The forend on the M&P12 features serrations on the sides like S&W’s M&P pistols, just larger—a lot larger. The forend also comes with an M-LOK vertical foregrip, which is also removable. You can replace that foregrip with one of your choosing, or go without one. Personally, I liked it as is and kept it.
The Vortex AMG UH-1 Gen II was added to my test M&P12. The Gen II features a dedicated night-vision button (providing four night-vision settings) and an improved sight picture through the enlarged window, making getting on target even faster. Plus, there is now a toolless battery cover and reduction in overall weight—now just 11 ounces—bringing the M&P12’s total weight to 8.99 pounds.
Everything about this UH-1 Gen II screams speed, from its low-drag, no-snag looks, which complement the M&P12, to its lightning-quick EB-CQB reticle. The AMG UH-1 Gen II is rugged, allows you to maintain situational awareness and won’t give away your position. It can handle whatever you need it to, like a good home-defense optic should. Lastly, MSRP comes in at $800.
To put things in perspective, I ran in the M&P12 what I also ran in my Mossberg 500 ATI Tactical, to see what the difference in recoil would be. I was expecting the M&P12, because of the bullpup design, to be a little harsher. Surprisingly, its felt recoil was slightly less than the Mossberg’s, and I would attribute that to the M&P12’s extra weight and great balance. The trigger, for being a bullpup, wasn’t bad.
Thanks to the insanity of 2020 and 2021, defensive 12-gauge shotshells and even mini-shotshells were hard to find. I was able to get my hands on some Federal Force X2 and Fiocchi Defense Dynamics buckshot, Hornady American Gunner slugs, Winchester Super X buckshot and Winchester Diamond Grade Competition Target load. The M&P12 ate everything without a single hiccup, no malfunctions at all.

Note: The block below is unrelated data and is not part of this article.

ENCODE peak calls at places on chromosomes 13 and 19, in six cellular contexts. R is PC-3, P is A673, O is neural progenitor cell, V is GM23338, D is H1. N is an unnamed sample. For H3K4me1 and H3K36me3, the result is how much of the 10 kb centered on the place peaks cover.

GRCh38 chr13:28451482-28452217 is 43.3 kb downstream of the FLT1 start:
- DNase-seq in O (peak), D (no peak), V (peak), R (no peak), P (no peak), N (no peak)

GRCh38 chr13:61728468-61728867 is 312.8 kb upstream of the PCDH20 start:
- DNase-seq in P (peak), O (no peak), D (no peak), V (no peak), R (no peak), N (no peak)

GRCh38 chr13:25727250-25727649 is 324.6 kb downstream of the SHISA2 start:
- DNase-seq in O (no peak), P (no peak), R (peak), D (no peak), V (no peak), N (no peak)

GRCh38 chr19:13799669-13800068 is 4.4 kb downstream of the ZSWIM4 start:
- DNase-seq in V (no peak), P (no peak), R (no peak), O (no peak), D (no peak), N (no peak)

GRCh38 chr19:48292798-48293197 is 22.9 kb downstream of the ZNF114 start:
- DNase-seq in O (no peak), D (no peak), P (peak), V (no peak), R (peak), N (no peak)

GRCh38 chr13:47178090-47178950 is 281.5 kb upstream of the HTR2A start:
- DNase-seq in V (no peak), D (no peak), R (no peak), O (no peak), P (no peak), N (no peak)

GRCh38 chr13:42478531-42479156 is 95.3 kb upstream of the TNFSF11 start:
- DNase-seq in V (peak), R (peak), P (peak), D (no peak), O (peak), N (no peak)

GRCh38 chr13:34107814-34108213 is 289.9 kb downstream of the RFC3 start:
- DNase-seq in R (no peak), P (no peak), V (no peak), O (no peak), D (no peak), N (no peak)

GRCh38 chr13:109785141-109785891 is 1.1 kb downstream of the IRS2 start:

You can mix and match the 3-inch, 2¾-inch and mini-shells however you want. It just keep going and going. That’s what you want in a home-defense 12-gauge—it gives you the confidence it will go “bang” when you need it to.
Hands down, I had a lot of fun with the M&P12. It’s a hoot to shoot and it just about perfect for a home-defense 12-gauge. I wish they had put an M-LOK slot or two on the forend, so your hand would be there to work the light and/or laser. Having the M-LOK on the shroud makes it a bit clunky to work. That’s my tiny criticism of this ultimate home-defense shotgun.
I really like this M&P12 enough, and have enough trust in it, that I am going to send S&W a check and keep this one. The M&P12 will be my go-to scattergun for defending my family, home and property.
Check it out for yourself at Smith-Wesson.com.
Smith & Wesson M&P12 Bullpup Specs
Barrel: 19 inches
Overall Length: 27.8 inches
Weight: 8.3 pounds (empty)
Stock: Fixed synthetic
Finish: Matte black
Overall Capacity: 14+1 (2¾-inch)
This article was originally published in the Personal Defense World Gun Buyer’s Guide December/January 2022 issue. Subscription is available in print and digital editions at OutdoorGroupStore.com. Or call 1-800-284-5668, or email firstname.lastname@example.org.